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Airfield Safety

Gliding is widely recognised as one of the safest of the 'action' sports and most insurance companies acknowledge this by applying no loading to participants (in contrast to most 'dangerous sports'). Accidents in the sport, although they do happen, are extremely rare. However it needs to be understood that flying accidents of any sort are liable to have severe consequences and because of this everyone involved has safety considerations uppermost in their minds. You can rest assured that everyone at the Scottish Gliding Centre is safety-conscious.

In common with every other gliding club in the UK the Chief Flying Instructor (CFI) is personally responsible for all flying activities. In addition one of the directors of the Scottish Gliding Union has responsibility for safety matters anywhere in the club or on the airfield.
You need to be aware of the following strict rules before participating in any flying activities or indeed before even visiting the club.

  1. On arrival at the club make yourself known to the front-of-house manager or some other staff member who will look after you. Do not attempt to make your way around the airfield alone.
  2. Vehicles are restricted to the approach road and the club car park unless otherwise authorised. In special circumstances such as a disabled person it may be possible for you to take your vehicle 'airside' but this is strictly with express permission and under the guidance of an escort. Be aware that it is unlikely that your normal vehicle insurance will cover you 'airside' and the club will accept no liability.
  3. Portmoak is an active airfield and aircraft are liable to take off or land anywhere at any time without warning. Do not cross open areas of airfield without authorisation (and usually this will mean with an escort). Remember - gliders fly almost silently and you cannot hear them approaching.
  4. Do not touch parked gliders unless authorised. Despite gliders being extremely strong, certain parts of them are easily damaged by careless handling. Apart from the obvious expense, a damaged glider may present a danger to some future pilot.
  5. The winch is capable of launching a glider weighing up to half-a-ton well over 1000 feet into the air in around 20 seconds and if you are in the way it will have no difficulty in launching you as well. Stay well clear of the winch equipment and cables whether or not it looks as though they are in use.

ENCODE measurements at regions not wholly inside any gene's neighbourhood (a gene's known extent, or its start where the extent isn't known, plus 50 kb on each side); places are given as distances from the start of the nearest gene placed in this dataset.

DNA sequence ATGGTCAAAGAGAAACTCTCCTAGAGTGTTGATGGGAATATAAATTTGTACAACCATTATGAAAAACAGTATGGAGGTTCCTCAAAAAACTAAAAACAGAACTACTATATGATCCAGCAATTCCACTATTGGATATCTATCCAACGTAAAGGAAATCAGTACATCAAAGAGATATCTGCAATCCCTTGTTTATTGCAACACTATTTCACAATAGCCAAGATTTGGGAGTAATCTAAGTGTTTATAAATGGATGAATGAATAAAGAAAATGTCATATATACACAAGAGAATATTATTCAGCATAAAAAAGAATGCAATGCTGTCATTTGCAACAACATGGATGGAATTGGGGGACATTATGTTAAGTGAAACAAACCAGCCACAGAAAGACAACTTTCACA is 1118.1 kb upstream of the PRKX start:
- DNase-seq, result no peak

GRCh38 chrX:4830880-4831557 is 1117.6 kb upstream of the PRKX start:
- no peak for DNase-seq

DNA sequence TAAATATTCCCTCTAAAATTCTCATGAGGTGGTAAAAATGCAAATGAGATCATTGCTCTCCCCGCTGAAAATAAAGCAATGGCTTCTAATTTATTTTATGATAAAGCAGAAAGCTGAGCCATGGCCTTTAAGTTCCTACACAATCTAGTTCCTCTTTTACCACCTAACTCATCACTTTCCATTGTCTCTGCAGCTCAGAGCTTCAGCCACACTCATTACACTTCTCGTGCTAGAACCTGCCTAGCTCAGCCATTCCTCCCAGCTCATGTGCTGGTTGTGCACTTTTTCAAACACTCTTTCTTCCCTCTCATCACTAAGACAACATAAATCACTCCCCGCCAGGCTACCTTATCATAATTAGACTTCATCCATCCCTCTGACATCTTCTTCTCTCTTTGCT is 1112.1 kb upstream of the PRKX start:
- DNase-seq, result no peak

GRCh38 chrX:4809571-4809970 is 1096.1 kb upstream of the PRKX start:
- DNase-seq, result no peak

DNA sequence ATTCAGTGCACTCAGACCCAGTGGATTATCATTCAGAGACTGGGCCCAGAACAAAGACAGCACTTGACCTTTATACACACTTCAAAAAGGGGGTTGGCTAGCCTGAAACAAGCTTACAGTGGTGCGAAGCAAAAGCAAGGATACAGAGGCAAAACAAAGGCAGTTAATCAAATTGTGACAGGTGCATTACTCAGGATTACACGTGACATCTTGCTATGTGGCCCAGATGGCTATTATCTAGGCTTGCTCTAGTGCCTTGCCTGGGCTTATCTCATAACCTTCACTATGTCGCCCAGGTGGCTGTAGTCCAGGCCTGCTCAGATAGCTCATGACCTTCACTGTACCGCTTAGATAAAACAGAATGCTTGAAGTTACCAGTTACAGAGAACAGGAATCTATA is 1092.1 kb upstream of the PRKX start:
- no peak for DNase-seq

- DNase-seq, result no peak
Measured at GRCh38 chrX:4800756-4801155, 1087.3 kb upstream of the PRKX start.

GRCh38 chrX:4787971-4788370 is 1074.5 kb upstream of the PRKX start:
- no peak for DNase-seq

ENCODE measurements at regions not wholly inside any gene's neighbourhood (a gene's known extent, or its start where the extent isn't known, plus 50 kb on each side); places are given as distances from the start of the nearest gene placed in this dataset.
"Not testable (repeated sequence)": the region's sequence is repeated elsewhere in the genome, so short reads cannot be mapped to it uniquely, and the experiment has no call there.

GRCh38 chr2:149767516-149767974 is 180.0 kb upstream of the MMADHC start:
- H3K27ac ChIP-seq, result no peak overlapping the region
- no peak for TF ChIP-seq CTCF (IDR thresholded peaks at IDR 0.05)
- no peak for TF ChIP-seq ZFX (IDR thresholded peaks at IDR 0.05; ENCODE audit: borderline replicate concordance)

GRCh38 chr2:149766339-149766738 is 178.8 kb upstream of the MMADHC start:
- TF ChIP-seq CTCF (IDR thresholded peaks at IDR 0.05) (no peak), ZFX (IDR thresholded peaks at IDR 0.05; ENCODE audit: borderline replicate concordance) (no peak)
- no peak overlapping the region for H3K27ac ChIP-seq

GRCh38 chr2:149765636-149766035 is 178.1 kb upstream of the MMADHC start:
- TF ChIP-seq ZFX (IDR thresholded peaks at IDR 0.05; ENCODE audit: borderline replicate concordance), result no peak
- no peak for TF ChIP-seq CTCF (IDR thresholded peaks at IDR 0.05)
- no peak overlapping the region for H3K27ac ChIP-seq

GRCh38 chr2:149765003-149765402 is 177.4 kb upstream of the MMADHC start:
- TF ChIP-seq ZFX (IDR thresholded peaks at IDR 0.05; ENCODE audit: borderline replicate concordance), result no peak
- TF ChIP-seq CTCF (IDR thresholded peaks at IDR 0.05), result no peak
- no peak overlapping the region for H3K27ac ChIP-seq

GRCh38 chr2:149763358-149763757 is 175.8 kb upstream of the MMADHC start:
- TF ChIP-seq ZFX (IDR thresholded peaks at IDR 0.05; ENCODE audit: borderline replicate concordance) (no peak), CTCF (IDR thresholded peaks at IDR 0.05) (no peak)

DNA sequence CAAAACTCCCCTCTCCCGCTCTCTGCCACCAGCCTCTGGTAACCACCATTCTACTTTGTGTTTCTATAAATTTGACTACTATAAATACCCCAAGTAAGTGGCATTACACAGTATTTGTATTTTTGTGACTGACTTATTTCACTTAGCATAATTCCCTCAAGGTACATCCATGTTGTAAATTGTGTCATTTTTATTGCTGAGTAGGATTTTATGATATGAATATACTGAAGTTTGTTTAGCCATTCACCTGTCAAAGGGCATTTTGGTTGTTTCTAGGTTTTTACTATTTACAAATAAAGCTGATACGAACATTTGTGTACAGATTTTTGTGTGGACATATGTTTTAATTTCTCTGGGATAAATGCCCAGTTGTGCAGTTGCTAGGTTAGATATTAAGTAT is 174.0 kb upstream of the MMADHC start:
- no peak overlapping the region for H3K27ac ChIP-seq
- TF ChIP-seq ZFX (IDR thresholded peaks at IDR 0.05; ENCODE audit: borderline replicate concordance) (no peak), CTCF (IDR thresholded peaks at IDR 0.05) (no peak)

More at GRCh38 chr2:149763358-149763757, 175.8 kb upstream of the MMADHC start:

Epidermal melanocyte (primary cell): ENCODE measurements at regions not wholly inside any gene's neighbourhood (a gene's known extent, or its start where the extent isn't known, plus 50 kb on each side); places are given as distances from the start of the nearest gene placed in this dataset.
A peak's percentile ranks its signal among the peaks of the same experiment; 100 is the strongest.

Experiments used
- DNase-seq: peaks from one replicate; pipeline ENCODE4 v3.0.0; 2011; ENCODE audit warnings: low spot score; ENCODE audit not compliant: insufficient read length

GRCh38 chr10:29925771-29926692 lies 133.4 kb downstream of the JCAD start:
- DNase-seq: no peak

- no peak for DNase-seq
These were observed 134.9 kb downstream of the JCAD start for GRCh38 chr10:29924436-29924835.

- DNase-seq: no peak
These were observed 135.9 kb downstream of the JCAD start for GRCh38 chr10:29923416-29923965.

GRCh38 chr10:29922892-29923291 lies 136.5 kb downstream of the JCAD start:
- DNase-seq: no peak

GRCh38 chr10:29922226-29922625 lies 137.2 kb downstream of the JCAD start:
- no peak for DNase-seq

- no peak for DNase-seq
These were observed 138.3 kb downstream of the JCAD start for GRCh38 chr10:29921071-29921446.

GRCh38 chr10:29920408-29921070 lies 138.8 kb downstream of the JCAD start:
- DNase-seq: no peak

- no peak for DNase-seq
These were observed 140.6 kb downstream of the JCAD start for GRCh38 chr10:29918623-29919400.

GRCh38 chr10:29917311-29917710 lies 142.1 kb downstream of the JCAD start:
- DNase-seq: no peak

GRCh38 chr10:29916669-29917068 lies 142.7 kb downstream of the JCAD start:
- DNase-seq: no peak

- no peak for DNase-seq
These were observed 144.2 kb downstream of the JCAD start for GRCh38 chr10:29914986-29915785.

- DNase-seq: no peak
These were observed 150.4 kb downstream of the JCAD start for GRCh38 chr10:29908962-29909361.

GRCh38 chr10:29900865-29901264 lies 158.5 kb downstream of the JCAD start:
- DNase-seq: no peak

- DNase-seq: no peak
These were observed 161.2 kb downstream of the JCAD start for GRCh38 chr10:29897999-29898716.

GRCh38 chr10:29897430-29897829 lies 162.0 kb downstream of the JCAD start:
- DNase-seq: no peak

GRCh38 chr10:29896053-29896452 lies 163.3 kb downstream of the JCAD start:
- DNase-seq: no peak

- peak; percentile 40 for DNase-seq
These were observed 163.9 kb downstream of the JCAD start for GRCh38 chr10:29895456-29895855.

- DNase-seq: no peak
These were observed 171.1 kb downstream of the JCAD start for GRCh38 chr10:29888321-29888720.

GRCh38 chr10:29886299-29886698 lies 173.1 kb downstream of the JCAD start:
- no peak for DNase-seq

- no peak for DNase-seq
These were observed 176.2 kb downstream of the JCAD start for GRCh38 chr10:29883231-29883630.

6. Please remember propellers can kill and there is a saying in flying circles that 'all aircraft bite fools'. Do not go anywhere near a powered aircraft without an escort.
  7. Enter and leave the aircraft only when instructed. Your instructor will make sure that it is safe for you to do so and will show you where you can safely put your hands and feet.
  8. No smoking is allowed near powered aircraft or the refuelling area. Note that the refuelling area is near the tug hanger which is the first building you come to on your right when entering the airfield before you arrive at the clubhouse.
  9. In flight, do not touch any controls or switches until advised to do so. This should need no amplification. You will be able to take control of the glider in flight but of course there are times when it is simply unsafe for an inexperienced person to do so.
  10. When instructed, buckle the straps tightly and keep them on throughout the flight and after landing.  Remain seated and strapped in until instructed otherwise.
  11. Your pilot will be a British Gliding Association rated instructor. As well as looking after your safety he is keen that you should enjoy your flight and may perhaps consider learning to fly yourself and perhaps joining our club. Please do not hesitate to discuss any points with him.